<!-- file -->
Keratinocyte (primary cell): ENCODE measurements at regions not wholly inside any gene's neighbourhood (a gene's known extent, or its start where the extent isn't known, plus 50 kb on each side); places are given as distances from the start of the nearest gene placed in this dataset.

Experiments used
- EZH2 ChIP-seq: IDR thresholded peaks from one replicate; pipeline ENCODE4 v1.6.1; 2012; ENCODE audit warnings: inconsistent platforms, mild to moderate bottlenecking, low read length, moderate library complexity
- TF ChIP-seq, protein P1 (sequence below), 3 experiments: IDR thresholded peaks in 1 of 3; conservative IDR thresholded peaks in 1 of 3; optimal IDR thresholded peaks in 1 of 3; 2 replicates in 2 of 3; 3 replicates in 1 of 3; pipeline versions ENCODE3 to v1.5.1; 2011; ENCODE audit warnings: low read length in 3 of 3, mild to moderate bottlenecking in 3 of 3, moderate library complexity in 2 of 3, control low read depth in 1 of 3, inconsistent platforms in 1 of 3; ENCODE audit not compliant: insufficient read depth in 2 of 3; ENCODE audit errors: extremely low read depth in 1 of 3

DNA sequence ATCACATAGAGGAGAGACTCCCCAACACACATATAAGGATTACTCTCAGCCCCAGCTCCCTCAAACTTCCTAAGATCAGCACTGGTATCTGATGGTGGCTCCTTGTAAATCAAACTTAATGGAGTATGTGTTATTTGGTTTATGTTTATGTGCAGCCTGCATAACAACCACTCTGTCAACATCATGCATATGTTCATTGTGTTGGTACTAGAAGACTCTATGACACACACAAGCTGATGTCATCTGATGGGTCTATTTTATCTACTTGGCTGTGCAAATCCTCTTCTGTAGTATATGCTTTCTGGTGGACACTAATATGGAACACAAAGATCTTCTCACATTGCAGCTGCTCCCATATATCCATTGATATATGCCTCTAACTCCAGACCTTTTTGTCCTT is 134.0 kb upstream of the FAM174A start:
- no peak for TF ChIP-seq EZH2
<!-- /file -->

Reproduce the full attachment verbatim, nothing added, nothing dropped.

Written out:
Keratinocyte (primary cell): ENCODE measurements at regions not wholly inside any gene's neighbourhood (a gene's known extent, or its start where the extent isn't known, plus 50 kb on each side); places are given as distances from the start of the nearest gene placed in this dataset.

Experiments used
- EZH2 ChIP-seq: IDR thresholded peaks from one replicate; pipeline ENCODE4 v1.6.1; 2012; ENCODE audit warnings: inconsistent platforms, mild to moderate bottlenecking, low read length, moderate library complexity
- TF ChIP-seq, protein P1 (sequence below), 3 experiments: IDR thresholded peaks in 1 of 3; conservative IDR thresholded peaks in 1 of 3; optimal IDR thresholded peaks in 1 of 3; 2 replicates in 2 of 3; 3 replicates in 1 of 3; pipeline versions ENCODE3 to v1.5.1; 2011; ENCODE audit warnings: low read length in 3 of 3, mild to moderate bottlenecking in 3 of 3, moderate library complexity in 2 of 3, control low read depth in 1 of 3, inconsistent platforms in 1 of 3; ENCODE audit not compliant: insufficient read depth in 2 of 3; ENCODE audit errors: extremely low read depth in 1 of 3

DNA sequence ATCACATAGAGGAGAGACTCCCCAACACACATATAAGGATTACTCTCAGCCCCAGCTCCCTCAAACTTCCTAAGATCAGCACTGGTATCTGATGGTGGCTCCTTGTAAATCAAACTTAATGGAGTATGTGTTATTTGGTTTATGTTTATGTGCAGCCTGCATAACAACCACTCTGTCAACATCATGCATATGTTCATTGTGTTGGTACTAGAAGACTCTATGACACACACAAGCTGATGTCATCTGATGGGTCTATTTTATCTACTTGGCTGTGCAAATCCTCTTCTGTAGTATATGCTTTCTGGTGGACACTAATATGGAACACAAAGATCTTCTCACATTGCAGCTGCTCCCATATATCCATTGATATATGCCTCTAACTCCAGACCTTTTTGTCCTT is 134.0 kb upstream of the FAM174A start:
- no peak for TF ChIP-seq EZH2